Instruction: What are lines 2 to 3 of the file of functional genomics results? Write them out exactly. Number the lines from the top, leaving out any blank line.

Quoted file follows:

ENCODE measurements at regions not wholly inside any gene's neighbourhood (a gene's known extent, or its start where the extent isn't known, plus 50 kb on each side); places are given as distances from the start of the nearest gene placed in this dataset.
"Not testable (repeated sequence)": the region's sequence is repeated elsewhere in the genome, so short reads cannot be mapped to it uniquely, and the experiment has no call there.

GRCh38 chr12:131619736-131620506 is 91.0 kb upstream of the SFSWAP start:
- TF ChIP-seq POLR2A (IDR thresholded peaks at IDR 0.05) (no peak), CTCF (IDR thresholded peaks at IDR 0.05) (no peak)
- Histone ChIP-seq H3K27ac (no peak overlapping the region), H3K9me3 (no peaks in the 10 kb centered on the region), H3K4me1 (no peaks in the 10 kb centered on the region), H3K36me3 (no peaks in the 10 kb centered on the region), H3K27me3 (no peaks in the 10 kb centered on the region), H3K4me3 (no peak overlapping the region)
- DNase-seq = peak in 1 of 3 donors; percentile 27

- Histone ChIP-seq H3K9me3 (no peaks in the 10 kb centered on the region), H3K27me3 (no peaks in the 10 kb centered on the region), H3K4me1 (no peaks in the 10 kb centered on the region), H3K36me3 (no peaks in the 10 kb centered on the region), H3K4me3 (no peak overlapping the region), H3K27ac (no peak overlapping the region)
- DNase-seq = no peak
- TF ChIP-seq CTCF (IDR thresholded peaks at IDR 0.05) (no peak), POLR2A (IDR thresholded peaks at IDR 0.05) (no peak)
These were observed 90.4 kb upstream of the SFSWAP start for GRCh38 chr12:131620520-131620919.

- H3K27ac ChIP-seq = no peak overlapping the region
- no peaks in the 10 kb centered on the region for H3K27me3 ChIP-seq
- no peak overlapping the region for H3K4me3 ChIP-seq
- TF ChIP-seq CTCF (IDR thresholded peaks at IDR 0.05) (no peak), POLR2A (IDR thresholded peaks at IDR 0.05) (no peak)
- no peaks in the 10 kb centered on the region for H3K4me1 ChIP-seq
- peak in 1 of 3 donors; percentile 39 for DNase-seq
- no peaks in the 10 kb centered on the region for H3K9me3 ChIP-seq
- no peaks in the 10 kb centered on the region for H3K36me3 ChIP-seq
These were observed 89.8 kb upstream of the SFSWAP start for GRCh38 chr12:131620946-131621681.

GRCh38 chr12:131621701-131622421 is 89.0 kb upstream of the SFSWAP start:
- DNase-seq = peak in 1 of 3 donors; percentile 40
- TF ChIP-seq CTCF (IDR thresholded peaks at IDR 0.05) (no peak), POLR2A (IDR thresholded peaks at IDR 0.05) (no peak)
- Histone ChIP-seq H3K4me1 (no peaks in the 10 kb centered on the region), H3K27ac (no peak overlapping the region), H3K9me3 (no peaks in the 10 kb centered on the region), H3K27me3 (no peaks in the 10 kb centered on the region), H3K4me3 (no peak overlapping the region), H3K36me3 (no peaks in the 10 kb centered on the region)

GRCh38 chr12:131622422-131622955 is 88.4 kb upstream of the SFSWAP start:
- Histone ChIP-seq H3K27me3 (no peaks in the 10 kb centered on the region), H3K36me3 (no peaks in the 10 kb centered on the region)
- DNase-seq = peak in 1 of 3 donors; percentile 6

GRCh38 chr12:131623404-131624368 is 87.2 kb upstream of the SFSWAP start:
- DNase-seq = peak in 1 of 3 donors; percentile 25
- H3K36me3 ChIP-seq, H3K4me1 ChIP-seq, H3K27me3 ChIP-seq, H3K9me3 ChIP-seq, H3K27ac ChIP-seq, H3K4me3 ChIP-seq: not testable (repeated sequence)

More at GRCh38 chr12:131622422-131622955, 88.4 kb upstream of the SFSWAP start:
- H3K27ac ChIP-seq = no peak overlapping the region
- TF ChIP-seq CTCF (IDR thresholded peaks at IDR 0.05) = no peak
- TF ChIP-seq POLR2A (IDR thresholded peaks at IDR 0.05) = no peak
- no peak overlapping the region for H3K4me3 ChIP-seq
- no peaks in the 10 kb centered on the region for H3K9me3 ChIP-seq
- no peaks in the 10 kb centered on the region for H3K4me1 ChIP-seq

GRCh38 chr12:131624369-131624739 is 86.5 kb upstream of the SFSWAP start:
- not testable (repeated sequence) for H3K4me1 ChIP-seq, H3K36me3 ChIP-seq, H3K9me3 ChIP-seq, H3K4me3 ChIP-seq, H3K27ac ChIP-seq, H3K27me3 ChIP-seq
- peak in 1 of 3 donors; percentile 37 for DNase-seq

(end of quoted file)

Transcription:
"Not testable (repeated sequence)": the region's sequence is repeated elsewhere in the genome, so short reads cannot be mapped to it uniquely, and the experiment has no call there.

GRCh38 chr12:131619736-131620506 is 91.0 kb upstream of the SFSWAP start: